My friend Mike included a brace of 1962 Inglenook CabernetsCask F4 and Cask F3, from the tail end of the amazing John Daniel Jr era. In my view he was the best in the Valley in the ‘50s and up to the mid-‘60s. His motto had been “Pride, Not Profit”, and sadly by the late ‘60s that brought his run to an end. The F4 was sweet, medicinal, with some heft, and the F3 was a little clearer, more together. But neither were up to the peak achieved by Daniel in this era. The clue – if we turn to an old book from Wine Spectator critic James Laube – is the vintage itself. The 1962 ‘vintage was a frost victim that produced no memorable wines…’.8 

One further show-stopper concluded the reds at our dinner – 1962 Vega Sicilia ‘Unico’, and from a rare magnum (which were not released until 1992). This is one of the greatest ever Unicos. Made from 70% Tinto Fino (Tempranillo), 20% Cabernet Sauvignon and 10% Merlot, it is still a strikingly, almost ‘fixed’ colour; it begins with a rich, brooding nose of baked fruits, a little VA-lift – balsamico, olive oil, even a touch resinous; the palate is gushingly rich and lush, with ripe fruit, nut and sandalwood notes, dried herbs, and a fine spine of intense acidity giving it full energy, and a long potent finish. The last time I had this, from a pristine bottle, it was improving still after 8 hours. (98+ probably, but we had to say goodnight to it long before it had really unfurled).

Completists among us might complain that neither of the two extraordinary Penfolds 1962s – Grange, and Bin 60A – were served, but no complaints. I think we had a pretty good run.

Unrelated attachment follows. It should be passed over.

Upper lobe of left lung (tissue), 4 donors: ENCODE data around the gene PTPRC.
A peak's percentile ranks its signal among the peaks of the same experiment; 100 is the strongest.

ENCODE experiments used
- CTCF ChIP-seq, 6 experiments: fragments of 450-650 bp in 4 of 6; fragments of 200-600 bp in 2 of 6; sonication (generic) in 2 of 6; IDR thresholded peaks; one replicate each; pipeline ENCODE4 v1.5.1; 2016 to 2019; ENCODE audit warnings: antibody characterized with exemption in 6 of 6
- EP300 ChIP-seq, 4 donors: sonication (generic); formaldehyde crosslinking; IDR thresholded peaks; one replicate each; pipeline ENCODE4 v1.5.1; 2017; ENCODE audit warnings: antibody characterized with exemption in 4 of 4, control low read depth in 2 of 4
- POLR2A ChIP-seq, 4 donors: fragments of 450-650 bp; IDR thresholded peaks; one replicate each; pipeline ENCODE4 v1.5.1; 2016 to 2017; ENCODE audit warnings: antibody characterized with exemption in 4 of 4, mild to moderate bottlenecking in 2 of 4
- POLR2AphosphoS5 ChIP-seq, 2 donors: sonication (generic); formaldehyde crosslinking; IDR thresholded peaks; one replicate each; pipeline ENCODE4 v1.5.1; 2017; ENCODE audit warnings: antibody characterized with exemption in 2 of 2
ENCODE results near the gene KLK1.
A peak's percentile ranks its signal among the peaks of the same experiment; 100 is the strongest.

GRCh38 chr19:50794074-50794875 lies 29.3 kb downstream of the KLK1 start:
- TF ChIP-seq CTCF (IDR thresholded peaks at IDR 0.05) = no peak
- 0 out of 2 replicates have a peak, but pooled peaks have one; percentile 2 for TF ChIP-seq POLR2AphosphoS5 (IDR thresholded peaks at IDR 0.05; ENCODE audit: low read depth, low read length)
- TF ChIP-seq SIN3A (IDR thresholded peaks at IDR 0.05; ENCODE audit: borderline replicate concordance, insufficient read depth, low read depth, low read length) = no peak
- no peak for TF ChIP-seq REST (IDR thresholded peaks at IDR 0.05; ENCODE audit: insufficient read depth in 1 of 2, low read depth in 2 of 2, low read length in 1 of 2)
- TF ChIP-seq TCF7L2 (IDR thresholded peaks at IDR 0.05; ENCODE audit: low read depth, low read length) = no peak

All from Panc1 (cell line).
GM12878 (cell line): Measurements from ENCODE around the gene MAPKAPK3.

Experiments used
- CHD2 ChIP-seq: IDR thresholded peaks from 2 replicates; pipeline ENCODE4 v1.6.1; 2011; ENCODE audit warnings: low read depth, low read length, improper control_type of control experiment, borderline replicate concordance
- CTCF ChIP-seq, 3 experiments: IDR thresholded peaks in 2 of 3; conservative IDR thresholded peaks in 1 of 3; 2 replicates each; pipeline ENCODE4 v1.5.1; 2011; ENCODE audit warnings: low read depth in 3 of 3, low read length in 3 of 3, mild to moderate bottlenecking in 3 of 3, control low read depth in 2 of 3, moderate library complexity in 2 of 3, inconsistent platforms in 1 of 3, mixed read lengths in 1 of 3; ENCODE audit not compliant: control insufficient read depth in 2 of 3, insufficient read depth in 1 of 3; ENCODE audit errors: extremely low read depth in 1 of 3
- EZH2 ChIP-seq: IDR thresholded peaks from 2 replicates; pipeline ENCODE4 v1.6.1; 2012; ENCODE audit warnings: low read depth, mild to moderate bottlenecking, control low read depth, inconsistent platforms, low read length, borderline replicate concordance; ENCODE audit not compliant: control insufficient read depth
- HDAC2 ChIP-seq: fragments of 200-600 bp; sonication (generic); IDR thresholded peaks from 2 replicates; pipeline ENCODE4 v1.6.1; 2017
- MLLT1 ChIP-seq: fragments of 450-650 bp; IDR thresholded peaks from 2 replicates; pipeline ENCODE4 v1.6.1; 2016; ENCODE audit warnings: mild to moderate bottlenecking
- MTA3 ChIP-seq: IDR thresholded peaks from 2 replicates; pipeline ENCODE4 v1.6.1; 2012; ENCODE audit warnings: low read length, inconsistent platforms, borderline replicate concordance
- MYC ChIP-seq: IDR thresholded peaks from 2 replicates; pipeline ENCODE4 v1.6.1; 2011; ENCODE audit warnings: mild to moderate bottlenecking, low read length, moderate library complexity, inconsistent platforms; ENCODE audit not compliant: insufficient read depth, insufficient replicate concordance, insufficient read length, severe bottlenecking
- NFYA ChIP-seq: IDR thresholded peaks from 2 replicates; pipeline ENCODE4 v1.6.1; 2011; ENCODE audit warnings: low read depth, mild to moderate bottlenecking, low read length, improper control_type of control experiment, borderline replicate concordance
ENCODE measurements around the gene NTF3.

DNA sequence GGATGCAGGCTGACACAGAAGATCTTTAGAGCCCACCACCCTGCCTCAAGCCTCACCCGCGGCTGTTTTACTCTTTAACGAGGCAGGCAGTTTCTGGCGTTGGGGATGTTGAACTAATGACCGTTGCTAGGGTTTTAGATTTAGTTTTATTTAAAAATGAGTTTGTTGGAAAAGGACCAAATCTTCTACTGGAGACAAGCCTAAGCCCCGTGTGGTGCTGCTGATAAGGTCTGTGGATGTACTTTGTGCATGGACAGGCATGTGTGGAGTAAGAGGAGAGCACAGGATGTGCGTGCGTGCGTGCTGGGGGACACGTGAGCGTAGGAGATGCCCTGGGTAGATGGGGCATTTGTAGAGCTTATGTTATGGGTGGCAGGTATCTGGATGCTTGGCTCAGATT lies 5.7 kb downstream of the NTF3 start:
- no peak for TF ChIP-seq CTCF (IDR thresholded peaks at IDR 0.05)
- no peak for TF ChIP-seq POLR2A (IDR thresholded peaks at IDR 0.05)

If there was a Sauternes I missed it, but a few nights later I opened a 1962 Château Coutet from Barsac, a full bright old bronzey appearance, its nose and palate are toffee and barely-sugar scented, crème patisserie, and a hint of mint (91). ’62 is not a memorable Sauternes year, but it is a nice one, quite elegant. I think of it and 1988 in the same category.

Finally, if a rabbit was to be pulled from a hat to bring focus back to the table at the end it was with the “’62” madeira – 1862 Sercial Vintage, d’Oliviera. A nice flourish, but 1862, along with 1846, as my friend Paul taught me, are the two greatest vintages on Madeira in the 19th century, arguably ever. A fine copper colour the nose was of baked banana and something marine and salty; though perfectly ‘dry’ on the palate, there was both essency richness of baked banana and nuts, a palate-puckering acidity that nonetheless stayed in full harmony, the palate left drenched in extract the flavour of which refused to disappear, lingering as I floated home in the taxi. (96)

1  Richard Juhlin (2002) 4000 Champagnes, p100.
2  Clive Coates MW (1997) Côte d’Or, p961.
3  Allen D. Meadows and Douglas E. Barzelay (2018) Burgundy Vintages – A History from 1845, p257
4  Clive Coates MW (1997) Côte d’Or, p961.
5  Robert Parker Jr. (1998) Bordeaux: A Comprehensive Guide, 3rd Edn., p94.
6  Michael Broadbent MW (2002) Vintage Wine: Fifty Years of Tasting Over Three Centuries of Wines, p67.
7  Robert Parker Jr. (1998) Bordeaux: A Comprehensive Guide, 3rd Edn., p94.
8  James Laube (1989) California’s Great Cabernets, p63.